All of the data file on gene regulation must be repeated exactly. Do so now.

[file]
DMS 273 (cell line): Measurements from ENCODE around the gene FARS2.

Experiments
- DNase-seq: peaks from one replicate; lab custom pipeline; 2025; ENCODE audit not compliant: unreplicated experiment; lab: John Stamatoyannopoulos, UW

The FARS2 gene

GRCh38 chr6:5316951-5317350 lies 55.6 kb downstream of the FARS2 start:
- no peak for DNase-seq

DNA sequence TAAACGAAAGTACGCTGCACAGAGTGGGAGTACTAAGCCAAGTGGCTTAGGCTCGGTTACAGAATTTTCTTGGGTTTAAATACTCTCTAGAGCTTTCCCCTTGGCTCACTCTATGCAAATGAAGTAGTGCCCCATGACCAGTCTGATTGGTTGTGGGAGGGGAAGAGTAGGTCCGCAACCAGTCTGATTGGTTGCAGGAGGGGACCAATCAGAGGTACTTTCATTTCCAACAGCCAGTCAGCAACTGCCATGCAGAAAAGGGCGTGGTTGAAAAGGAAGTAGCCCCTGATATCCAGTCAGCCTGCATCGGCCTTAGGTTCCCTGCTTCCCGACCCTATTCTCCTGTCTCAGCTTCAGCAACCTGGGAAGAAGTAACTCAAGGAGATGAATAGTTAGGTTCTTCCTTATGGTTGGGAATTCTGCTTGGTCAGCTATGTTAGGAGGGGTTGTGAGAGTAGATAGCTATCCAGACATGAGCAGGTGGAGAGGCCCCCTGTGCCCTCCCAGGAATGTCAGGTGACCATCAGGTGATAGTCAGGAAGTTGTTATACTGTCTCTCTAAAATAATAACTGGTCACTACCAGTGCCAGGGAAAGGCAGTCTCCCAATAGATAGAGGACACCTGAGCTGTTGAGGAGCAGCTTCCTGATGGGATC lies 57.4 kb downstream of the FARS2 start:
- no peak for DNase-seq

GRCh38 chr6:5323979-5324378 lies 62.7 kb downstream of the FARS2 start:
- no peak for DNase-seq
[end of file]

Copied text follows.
DMS 273 (cell line): Measurements from ENCODE around the gene FARS2.

Experiments
- DNase-seq: peaks from one replicate; lab custom pipeline; 2025; ENCODE audit not compliant: unreplicated experiment; lab: John Stamatoyannopoulos, UW

The FARS2 gene

GRCh38 chr6:5316951-5317350 lies 55.6 kb downstream of the FARS2 start:
- no peak for DNase-seq

DNA sequence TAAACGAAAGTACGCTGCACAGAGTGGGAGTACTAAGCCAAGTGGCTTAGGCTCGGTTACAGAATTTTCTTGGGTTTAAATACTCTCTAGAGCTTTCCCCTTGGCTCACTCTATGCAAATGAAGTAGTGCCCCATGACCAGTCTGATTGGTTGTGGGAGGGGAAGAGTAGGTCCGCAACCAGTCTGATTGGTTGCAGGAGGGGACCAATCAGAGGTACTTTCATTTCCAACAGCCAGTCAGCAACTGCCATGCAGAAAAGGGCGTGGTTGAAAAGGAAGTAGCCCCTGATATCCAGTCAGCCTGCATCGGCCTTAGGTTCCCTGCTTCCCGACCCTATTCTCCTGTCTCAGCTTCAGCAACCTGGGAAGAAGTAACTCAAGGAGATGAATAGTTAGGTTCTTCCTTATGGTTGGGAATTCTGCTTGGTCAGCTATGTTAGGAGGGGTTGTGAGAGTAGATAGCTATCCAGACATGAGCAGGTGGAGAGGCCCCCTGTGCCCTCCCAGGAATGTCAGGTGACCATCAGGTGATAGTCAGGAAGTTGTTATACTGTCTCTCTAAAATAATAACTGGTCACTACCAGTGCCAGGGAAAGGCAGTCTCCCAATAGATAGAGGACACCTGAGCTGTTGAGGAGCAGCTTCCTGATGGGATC lies 57.4 kb downstream of the FARS2 start:
- no peak for DNase-seq

GRCh38 chr6:5323979-5324378 lies 62.7 kb downstream of the FARS2 start:
- no peak for DNase-seq